• Strength, durability, and rigidity

    This is dependent on the knife’s tang – how far the blade extends below the handle. A good survival knife should have a ‘full tang’, where the tang goes all the way to the bottom of the handle.
    One of the recent marketing gimmicks has been ‘hidden’ storage within the knife handle, to keep matches, fishing line, etc. Although this is a decent idea, it greatly reduces the durability and overall quality of the knife as it greatly reduces the tang. Not to mention, if you were to lose the knife, you also lose whatever you’ve got stored inside the handle.

  • Blade

    There are dozens of different grades of steel out there, but a quality survival knife blade will generally either be stainless or carbon-steel. Stainless steel blades typically are less prone to rust and the effects of the elements, but they have a reputation for not holding as sharp an edge as a carbon-steel blade. On the other hand, carbon-steel blades will hold a razor edge for a long time, but are generally more prone to rust.
    Blade length is another thing to consider. As I mentioned earlier, a survival knife typically has a blade between 4 and 10 inches long. I have always preferred the shorter end of this spectrum, and prefer to go with a 6-inch blade. A shorter blade will do most, if not all, of the same things a longer blade will, but naturally is easier to carry, transport, and handle.
    Blade design is another consideration. Serrated blades have their obvious uses, and can be more effective in cutting or sawing through thick materials, but are much more difficult to sharpen and maintain than a straight-edge blade.
    The thickness of the blade is also a major factor to consider. To really be able to do the things that a good survival knife should do, the blade should be no less than about .12” thick. Anything less and you run the risk of breaking it when you really put it to the test.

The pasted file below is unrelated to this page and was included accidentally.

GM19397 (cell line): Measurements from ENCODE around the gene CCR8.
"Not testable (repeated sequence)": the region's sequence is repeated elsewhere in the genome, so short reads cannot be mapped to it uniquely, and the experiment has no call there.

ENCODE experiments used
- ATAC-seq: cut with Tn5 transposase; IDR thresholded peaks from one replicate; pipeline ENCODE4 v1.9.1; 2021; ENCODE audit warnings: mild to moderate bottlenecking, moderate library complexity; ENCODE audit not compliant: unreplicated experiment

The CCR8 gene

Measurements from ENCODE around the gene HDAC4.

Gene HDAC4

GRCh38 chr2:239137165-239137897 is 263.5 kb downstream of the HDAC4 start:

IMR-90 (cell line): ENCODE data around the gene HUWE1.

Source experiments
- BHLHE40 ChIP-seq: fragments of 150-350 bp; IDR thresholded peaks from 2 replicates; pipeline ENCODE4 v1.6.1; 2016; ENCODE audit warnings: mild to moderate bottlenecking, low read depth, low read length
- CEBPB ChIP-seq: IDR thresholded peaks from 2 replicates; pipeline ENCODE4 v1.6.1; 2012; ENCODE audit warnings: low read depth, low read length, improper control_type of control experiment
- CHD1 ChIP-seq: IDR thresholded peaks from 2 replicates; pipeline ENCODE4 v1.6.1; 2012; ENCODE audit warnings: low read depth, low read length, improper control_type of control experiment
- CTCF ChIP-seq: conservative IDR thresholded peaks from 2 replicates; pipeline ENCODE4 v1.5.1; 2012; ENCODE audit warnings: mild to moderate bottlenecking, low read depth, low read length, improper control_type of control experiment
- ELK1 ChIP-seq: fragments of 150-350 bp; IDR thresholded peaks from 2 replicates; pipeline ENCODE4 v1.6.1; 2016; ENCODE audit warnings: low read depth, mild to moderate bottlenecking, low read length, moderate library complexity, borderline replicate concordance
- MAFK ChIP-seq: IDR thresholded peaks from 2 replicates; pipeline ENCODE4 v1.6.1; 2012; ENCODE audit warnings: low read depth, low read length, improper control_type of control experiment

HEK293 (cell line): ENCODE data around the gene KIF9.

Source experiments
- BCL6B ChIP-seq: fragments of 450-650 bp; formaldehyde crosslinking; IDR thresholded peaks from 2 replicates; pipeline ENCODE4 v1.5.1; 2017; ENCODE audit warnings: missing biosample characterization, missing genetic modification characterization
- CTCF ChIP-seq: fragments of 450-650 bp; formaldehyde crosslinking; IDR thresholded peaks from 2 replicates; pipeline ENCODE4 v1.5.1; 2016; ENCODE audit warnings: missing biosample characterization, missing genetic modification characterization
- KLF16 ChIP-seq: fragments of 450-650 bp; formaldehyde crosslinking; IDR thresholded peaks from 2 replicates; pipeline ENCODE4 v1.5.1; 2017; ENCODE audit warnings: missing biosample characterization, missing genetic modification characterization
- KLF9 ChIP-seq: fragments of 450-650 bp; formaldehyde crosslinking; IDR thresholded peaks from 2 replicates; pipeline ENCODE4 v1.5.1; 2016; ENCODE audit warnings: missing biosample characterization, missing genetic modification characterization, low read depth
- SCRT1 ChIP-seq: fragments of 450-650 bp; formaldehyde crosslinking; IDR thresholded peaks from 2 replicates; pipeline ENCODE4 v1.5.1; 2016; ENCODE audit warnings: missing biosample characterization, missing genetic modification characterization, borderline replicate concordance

• Sheath

    You’ve got to carry your knife, so a good quality sheath is must in minimizing damage and un-needed wear and tear. Not to mention, protecting yourself.

Survival

Taking this all into consideration, I’ll go over a few of my favorite Spyderco knife models and compare them based on all the different factors. It serves to realize, though, that differences in design don’t necessarily mean ‘better’ or ‘worse’. As I mentioned in the article on YETI versus Orca coolers, when you’re dealing with excellent, high-quality products like these, you really can’t go wrong, no matter what you end up choosing.

Spyderco Schempp Rock VG-10

Spyderco Schempp Rock VG-10This is a classic, and is probably my personal favorite. It’s got a 6.75-inch (.14” thick) straight-edge stainless steel blade. It’s a pretty bare-bones, no frills product, but it’s a reliable workhorse with a quality sheath, and will get everything done that a good survival knife should do.

Spyderco Bushcraft G-10

Spyderco Bushcraft G-10This is another great choice, and another pure classic. It’s a little more expensive and ‘luxurious’ (with its elegant handle and leather sheath) than the Schempp Rock, but it will do all of the same things with equal gusto. It’s got a smaller (4-inch) carbon-steel blade, but the same 0.14” blade thickness as the Schempp, giving it a bit more overall rigidity.

Spyderco Aqua Salt

Spyderco Aqua SaltThis is an exceptionally durable knife made specifically to be able to withstand super harsh elements with minimal rust or corrosion. It’s actually marketed to be 100% rust-proof, so would be a great option for people who plan on being in marine environments. It has a 4.7” steel blade, in either a straight or serrated-edge option.

~ Mr. General

Date: August 30th at 1:37pm
Author: Mr. General
Tags: survival, knife

5 Reasons why I Love my Brand-New Orca Cooler


I mentioned in an earlier post about the absolute necessity of owning a quality camping cooler, for anyone who is serious about spending time in the outdoors.

I’ve thought to myself before, “wow, these cooler companies who are able to charge hundreds and hundreds of dollars for their coolers, are really marketing geniuses.”

I was a part of the clan who figured that surely there was no need to spend that sort of money on… a cooler!

Orca

But, lo and behold, once I broke down and decided to purchase one, I became a convert - like the thousands of others – and an advocate that every outdoorsman should own a high-quality ice chest.

But why? Are they really that much different than your run-of-the-mill Coleman cooler, or even a foam cooler?

Yes. They are. And I’ll get to the exact reasons why here very shortly.